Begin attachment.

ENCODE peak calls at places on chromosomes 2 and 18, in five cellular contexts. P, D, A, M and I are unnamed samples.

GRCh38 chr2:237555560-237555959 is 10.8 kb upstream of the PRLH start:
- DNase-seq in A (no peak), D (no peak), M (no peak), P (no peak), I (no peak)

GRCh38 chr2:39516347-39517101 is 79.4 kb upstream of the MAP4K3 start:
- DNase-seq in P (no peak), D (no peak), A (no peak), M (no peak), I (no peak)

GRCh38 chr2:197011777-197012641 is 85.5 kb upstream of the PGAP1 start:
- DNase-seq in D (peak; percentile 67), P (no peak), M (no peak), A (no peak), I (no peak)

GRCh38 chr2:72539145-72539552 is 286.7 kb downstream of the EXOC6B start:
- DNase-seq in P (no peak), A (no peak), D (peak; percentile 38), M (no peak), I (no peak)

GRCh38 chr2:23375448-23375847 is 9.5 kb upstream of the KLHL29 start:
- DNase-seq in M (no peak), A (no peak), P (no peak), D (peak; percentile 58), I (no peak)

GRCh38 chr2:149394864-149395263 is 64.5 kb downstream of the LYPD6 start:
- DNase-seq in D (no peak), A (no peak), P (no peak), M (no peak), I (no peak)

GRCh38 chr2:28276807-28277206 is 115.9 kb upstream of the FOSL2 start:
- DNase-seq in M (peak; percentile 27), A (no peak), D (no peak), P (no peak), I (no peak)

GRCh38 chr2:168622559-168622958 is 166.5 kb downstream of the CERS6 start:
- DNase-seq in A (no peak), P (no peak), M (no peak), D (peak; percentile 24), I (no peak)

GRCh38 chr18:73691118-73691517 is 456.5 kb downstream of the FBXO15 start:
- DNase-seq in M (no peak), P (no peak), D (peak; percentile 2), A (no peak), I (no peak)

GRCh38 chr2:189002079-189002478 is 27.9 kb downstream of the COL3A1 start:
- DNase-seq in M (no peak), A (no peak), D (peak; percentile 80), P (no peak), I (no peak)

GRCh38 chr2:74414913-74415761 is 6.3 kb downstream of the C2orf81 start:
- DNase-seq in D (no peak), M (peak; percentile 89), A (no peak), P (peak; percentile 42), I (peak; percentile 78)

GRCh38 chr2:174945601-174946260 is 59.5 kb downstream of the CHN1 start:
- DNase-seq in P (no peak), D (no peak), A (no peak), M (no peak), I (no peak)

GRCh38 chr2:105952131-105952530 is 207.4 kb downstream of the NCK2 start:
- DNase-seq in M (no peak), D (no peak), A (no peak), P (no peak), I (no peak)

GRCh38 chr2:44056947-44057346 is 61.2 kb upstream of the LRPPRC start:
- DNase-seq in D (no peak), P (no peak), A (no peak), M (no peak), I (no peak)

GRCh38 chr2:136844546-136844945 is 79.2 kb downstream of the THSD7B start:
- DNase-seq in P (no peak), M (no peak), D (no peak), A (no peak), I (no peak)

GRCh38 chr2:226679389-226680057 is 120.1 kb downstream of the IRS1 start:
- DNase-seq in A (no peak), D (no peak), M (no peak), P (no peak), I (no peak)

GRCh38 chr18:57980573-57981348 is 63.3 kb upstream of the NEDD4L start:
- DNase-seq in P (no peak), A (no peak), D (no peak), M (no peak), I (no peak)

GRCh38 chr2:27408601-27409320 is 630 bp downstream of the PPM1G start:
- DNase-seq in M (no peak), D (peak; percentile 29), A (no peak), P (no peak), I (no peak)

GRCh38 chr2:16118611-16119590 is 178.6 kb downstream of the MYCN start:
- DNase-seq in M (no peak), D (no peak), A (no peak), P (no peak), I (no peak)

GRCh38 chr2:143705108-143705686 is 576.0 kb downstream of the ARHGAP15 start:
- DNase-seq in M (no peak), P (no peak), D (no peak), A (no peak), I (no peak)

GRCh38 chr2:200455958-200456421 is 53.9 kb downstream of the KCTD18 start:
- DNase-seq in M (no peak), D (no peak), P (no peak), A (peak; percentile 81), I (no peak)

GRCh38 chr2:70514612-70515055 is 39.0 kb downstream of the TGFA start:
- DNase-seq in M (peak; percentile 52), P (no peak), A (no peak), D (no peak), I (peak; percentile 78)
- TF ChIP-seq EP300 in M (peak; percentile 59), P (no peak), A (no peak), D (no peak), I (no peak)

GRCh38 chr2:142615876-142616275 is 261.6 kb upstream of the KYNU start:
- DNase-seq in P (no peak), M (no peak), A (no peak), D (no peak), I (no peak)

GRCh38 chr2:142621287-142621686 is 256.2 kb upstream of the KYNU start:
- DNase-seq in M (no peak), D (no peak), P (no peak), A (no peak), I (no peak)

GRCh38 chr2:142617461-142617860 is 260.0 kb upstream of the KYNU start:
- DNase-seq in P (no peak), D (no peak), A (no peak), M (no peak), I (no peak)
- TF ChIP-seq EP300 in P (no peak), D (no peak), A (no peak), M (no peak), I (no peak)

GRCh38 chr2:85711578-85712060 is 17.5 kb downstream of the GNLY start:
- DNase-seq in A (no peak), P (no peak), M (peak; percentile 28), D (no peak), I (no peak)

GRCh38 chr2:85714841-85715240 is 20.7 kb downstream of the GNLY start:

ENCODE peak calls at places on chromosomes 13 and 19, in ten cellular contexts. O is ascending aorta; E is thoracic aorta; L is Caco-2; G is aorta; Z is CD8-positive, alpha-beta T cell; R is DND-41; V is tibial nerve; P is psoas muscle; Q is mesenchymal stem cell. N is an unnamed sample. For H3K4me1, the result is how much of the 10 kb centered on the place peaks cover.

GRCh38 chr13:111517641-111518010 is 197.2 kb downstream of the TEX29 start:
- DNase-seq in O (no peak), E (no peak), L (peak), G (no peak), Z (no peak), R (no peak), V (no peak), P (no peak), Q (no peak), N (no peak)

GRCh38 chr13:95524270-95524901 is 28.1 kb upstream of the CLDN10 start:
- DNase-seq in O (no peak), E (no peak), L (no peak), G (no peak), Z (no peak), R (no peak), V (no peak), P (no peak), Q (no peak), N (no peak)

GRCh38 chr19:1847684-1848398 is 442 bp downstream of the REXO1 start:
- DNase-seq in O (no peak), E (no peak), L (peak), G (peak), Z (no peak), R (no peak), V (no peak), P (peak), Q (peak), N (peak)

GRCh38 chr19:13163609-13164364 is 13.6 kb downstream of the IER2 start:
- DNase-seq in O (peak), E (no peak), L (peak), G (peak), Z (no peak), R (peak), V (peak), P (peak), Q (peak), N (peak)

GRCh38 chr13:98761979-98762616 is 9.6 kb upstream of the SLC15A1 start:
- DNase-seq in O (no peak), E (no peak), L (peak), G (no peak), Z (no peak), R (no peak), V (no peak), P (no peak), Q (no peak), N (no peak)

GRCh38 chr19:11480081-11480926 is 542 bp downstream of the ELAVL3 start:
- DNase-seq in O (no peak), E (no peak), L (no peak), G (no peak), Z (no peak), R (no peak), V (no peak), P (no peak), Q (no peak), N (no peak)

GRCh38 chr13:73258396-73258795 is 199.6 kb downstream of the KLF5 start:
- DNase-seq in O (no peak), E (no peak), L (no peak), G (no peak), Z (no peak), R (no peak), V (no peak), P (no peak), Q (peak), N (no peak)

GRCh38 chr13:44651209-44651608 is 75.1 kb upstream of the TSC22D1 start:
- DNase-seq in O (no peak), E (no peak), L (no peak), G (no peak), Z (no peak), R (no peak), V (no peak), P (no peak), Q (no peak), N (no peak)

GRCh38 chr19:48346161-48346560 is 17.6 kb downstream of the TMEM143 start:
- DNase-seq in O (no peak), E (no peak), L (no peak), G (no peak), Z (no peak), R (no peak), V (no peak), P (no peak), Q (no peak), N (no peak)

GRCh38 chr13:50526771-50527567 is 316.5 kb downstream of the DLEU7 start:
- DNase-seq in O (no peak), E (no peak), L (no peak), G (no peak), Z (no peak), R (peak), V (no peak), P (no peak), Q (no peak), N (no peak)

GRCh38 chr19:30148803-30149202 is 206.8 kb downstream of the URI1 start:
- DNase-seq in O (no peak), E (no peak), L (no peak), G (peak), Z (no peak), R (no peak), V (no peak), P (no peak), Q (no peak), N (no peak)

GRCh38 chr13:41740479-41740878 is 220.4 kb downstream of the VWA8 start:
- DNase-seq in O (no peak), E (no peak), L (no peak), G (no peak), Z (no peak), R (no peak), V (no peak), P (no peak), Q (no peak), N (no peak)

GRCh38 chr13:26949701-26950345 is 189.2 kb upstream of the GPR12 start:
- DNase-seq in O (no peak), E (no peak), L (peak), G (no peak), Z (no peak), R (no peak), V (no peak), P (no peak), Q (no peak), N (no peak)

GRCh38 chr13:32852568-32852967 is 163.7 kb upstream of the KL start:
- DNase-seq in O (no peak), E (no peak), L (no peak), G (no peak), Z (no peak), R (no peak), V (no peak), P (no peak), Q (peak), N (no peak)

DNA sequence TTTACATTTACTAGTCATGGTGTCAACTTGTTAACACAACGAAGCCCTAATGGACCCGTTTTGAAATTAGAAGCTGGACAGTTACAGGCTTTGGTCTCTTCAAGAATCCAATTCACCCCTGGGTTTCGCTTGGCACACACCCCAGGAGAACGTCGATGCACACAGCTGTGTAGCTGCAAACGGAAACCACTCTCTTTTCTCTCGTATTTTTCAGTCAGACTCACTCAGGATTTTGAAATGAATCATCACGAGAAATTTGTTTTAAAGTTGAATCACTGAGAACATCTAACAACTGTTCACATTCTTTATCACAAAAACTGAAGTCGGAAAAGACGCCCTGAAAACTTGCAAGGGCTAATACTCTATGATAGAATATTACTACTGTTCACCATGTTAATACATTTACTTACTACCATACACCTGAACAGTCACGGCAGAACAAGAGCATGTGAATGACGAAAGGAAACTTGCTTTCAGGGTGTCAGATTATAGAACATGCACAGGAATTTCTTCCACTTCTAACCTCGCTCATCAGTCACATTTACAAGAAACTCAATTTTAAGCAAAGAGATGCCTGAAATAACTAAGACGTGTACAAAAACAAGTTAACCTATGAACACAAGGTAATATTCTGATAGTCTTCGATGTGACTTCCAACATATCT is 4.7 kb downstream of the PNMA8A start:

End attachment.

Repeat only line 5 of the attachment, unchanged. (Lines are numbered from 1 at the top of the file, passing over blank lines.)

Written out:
- DNase-seq in P (no peak), D (no peak), A (no peak), M (no peak), I (no peak)